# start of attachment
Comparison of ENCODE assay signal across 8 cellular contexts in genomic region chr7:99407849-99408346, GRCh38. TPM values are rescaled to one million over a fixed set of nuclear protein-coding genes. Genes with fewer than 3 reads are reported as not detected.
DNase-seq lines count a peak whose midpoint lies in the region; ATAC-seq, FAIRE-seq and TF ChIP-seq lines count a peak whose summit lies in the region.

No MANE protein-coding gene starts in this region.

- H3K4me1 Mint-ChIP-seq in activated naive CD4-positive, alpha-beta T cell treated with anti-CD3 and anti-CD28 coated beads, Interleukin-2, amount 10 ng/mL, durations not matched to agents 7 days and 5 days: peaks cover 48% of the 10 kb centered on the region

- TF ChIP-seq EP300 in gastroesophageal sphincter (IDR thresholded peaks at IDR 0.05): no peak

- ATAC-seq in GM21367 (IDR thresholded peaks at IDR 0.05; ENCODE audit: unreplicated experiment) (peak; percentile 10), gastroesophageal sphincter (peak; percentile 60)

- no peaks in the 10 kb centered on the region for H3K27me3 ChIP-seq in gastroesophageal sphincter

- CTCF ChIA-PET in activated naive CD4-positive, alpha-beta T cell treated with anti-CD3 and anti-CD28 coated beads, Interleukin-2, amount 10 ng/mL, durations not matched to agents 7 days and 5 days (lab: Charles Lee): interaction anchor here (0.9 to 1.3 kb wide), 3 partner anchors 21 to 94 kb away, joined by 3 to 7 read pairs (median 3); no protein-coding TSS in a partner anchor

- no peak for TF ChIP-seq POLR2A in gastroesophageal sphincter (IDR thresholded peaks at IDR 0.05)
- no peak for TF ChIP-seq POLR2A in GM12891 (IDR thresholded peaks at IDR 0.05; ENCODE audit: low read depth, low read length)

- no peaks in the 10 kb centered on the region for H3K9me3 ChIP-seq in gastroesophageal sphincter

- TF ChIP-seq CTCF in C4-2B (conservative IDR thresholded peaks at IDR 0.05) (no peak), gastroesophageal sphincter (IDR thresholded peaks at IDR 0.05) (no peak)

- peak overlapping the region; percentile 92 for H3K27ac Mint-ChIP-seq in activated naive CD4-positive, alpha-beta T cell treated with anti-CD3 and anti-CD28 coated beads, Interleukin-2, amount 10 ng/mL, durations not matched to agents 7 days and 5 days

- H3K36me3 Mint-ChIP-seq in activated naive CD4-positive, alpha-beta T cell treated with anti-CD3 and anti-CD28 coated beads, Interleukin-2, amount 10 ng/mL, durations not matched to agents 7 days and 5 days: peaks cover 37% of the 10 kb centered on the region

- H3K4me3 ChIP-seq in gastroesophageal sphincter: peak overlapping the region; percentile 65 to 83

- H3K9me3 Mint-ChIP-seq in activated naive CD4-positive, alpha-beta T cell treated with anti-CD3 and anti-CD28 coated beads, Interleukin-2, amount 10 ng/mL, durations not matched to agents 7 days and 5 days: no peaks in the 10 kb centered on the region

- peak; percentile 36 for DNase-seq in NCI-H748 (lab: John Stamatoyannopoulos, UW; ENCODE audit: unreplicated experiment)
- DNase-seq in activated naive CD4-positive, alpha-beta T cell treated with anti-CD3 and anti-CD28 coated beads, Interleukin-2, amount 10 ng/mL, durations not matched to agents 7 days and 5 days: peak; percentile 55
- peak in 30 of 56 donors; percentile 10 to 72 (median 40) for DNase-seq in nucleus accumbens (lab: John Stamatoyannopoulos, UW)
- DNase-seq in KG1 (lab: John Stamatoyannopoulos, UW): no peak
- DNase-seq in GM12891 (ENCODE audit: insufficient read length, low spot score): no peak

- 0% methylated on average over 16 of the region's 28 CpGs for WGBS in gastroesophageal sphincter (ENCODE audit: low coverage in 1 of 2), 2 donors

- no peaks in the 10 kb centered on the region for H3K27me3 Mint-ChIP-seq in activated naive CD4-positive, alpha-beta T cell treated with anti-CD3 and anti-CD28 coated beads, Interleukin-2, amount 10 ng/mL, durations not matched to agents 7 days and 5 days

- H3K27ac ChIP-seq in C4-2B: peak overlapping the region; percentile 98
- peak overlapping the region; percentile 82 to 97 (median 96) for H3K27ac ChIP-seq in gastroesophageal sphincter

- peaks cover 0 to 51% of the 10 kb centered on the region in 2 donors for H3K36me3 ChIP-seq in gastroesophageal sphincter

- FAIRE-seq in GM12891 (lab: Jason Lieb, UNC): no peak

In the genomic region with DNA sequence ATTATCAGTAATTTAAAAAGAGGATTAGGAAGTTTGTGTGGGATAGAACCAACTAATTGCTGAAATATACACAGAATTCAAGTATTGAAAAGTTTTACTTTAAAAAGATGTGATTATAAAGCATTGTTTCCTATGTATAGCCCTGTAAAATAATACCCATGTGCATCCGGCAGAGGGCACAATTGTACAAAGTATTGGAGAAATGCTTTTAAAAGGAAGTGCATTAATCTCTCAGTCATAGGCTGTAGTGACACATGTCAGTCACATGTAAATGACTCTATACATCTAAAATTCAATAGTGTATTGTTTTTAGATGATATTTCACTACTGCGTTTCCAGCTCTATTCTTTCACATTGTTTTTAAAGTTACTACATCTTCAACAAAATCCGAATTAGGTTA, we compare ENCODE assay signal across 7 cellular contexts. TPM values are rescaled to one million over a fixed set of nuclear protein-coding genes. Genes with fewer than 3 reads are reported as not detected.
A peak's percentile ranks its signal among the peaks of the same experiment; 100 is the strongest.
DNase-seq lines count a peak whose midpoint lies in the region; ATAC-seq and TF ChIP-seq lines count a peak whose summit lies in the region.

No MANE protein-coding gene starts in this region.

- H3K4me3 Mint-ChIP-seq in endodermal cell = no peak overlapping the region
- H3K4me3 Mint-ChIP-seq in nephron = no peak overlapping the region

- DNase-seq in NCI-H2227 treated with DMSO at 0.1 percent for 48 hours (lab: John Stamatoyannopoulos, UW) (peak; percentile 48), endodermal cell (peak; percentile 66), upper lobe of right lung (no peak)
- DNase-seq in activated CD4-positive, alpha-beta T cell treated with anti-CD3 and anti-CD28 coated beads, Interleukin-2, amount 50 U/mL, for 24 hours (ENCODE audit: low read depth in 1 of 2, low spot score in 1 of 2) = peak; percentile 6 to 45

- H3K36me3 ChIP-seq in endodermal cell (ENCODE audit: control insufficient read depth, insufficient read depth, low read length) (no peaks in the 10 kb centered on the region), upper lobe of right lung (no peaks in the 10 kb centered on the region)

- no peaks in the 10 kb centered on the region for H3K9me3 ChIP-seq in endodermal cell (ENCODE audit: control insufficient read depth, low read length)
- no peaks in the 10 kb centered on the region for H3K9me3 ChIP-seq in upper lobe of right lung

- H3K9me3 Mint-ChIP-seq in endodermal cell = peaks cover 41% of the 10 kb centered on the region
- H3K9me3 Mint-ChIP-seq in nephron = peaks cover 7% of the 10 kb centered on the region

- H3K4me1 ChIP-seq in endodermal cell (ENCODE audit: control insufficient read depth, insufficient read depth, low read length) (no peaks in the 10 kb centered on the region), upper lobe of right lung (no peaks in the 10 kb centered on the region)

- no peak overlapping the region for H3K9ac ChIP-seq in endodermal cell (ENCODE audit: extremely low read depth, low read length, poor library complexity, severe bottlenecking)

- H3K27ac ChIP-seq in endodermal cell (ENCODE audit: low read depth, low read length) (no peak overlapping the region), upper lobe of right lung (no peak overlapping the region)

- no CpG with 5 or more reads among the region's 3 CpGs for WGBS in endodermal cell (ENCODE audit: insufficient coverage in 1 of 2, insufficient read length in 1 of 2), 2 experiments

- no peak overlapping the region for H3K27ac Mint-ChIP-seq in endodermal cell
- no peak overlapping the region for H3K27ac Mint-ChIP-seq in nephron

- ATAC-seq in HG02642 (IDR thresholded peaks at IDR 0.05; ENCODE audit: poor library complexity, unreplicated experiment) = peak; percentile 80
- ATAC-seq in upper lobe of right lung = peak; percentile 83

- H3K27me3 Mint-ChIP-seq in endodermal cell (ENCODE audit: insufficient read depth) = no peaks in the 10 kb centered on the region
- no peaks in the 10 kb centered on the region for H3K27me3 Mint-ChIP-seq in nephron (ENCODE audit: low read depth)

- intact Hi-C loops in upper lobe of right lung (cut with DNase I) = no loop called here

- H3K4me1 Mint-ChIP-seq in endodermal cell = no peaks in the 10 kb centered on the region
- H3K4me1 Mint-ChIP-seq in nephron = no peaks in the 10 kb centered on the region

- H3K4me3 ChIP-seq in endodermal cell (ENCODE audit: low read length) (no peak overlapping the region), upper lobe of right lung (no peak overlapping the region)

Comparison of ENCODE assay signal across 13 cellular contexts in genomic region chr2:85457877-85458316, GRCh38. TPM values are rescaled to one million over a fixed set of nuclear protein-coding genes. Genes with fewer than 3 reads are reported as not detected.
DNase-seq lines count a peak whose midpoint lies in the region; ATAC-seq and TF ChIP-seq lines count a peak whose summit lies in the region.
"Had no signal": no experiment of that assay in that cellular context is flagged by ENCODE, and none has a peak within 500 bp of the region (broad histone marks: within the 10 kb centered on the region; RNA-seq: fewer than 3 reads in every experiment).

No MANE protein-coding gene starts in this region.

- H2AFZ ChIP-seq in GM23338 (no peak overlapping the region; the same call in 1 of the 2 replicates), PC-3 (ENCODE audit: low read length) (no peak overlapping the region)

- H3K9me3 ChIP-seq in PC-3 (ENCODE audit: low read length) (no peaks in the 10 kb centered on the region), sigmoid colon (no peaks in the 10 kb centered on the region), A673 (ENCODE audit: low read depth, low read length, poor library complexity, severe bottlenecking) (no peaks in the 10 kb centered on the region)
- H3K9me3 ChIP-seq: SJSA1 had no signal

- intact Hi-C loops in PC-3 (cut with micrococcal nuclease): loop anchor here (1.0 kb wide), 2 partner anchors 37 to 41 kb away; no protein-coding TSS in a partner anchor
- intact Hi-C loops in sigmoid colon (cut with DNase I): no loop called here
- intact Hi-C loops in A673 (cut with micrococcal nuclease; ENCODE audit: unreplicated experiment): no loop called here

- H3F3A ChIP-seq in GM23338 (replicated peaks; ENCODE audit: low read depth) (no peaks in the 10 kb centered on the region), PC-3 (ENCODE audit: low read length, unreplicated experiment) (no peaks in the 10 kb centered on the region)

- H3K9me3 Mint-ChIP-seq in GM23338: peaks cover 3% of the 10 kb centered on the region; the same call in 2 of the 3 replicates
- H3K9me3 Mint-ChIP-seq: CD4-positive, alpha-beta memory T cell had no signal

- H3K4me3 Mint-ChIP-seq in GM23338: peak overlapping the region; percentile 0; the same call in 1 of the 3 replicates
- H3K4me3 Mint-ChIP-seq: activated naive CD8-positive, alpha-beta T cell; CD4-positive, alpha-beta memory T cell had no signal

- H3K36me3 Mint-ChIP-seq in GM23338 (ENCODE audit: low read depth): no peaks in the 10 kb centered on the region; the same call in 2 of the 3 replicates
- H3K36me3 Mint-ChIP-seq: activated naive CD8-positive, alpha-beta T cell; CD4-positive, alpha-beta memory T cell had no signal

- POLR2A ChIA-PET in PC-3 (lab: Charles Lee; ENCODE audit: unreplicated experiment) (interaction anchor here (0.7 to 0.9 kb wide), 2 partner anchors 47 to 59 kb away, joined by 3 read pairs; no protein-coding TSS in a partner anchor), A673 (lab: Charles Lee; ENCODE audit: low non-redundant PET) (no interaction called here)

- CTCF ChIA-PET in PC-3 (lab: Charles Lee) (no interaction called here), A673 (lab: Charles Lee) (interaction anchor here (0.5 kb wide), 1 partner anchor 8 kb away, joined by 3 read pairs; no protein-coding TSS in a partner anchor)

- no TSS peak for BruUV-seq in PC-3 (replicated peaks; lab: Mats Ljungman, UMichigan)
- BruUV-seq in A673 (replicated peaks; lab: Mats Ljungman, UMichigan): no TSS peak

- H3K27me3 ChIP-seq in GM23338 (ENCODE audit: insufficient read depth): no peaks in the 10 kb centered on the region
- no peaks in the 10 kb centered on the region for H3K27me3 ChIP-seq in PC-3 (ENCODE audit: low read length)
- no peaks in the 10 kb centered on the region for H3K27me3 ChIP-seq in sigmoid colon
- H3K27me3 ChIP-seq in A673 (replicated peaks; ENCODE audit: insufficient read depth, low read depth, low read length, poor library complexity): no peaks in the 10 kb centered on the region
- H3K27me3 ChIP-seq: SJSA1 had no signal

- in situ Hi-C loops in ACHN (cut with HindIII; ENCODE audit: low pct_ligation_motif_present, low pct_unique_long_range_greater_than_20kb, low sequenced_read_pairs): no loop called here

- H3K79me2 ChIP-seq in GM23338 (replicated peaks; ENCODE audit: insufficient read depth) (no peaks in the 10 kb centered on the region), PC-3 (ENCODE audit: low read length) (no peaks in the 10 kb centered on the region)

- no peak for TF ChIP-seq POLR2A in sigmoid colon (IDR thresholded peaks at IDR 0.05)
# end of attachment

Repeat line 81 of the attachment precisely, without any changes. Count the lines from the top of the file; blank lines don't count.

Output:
- in situ Hi-C loops in ACHN (cut with HindIII; ENCODE audit: low pct_ligation_motif_present, low pct_unique_long_range_greater_than_20kb, low sequenced_read_pairs): no loop called here